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There are three coins. One is a two headed coin (having head on both faces), another is a biased coin that comes up heads 75% of the time and third is an unbiased coin. One of the three coins is chosen at random and tossed, it shows heads, what is the probability that it was the two headed coin ?


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  • Given $E_1, E_2, E_3.....E_n$ are mutually exclusive and exhaustive events, we can find the conditional probability $P(E_i|A)$ for any event A associated w/ $E_i$ using the Bayes theorem as follows: $(\;P(E_i/A))=(\large \frac{P(E_i)P(A/E_i)}{\sum_{i=1}^{n}\;P(E_i)P(A/E_i)})$
Let $E_1$: event that the coin is 2 headed, $E_2$ be the event that its biased with heads 75% of the time and $E_3$ be the fair coin.
All these three events are mutually exclusive and exchaustive, and are equally likely.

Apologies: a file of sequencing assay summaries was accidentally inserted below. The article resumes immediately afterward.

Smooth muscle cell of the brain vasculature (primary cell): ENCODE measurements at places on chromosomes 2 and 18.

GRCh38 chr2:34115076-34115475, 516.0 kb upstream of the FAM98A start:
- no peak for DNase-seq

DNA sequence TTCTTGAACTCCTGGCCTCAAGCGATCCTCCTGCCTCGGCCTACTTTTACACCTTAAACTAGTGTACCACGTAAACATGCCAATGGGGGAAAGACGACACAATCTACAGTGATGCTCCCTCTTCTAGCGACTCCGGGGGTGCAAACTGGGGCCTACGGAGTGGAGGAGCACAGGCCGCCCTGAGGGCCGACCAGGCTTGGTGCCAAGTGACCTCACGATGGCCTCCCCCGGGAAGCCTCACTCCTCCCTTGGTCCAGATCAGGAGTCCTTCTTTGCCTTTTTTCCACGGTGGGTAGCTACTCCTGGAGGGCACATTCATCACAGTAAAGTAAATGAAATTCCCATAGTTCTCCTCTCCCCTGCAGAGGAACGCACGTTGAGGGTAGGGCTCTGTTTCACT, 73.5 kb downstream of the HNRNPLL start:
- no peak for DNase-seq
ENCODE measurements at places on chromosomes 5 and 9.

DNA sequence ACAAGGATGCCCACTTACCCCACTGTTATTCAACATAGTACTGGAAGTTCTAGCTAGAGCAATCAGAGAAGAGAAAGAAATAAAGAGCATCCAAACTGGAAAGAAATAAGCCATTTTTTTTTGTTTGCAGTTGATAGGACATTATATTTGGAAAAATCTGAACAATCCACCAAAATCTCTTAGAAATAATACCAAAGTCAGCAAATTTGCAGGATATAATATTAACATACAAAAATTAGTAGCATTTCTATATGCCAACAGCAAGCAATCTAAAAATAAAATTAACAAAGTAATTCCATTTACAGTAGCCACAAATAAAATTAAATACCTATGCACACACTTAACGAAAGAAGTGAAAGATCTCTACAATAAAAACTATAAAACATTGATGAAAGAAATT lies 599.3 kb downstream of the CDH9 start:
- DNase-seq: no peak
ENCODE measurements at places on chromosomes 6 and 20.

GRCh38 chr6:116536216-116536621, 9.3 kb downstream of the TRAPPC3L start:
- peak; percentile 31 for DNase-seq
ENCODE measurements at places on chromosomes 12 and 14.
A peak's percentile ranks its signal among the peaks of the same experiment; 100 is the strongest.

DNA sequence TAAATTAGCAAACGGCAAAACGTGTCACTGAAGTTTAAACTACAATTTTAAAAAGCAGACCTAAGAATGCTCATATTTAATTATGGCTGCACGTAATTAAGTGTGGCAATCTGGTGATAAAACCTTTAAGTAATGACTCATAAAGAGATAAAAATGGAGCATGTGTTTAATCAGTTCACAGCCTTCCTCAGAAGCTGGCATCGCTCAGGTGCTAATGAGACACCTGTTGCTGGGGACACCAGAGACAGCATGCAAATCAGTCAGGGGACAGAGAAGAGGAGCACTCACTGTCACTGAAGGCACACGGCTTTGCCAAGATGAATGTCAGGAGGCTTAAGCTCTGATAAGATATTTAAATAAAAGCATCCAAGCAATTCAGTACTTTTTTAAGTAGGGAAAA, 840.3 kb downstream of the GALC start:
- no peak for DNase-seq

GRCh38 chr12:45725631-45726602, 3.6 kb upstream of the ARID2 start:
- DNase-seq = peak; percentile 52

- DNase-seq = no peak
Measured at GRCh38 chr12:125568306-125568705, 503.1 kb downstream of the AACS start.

$\therefore, P(E_1) = P(E_2) = P(E_3) = \large\frac{1}{3}$
Let one of the coin chosen at random be tossed up.
Let $E$ be the event of chosen coin showing head.
$P ($coin shows head given that its 2 headed coin) $= P (E|E_1) = 1$.
$P ($coin shows head given that its 75% biased for heads) $= P (E|E_2) = \large\frac{3}{4}$
$P ($coin shows head given that its a fair coin)$ = P (E|E_3) = \large\frac{1}{2}$
We need to find the probability that it is two headed coin, given that it shows head.
We can use Baye's theorem, according to which $P(E_1|A) = \large\frac{P(E_1)(P(A|E_1)}{P(E_1)P(A|E_1) + P(E_2)P(A|E_2)+ P(E_3)P(A|E_3)}$
Therefore $ P(E_1|E) = \large\frac{\frac{1}{3} }{\frac{1}{3} + \frac{1}{3}.\frac{3}{4} + \frac{1}{3}.\frac{1}{2}}$
$P(E_1|E) = \large\frac{1}{1 + \frac{3}{4} + \frac{1}{2}} = \large\frac{1}{\frac{4+3+2}{4}} = \frac{4}{9}$
answered Jun 19, 2013 by balaji.thirumalai
edited Jan 4 by priyanka.c

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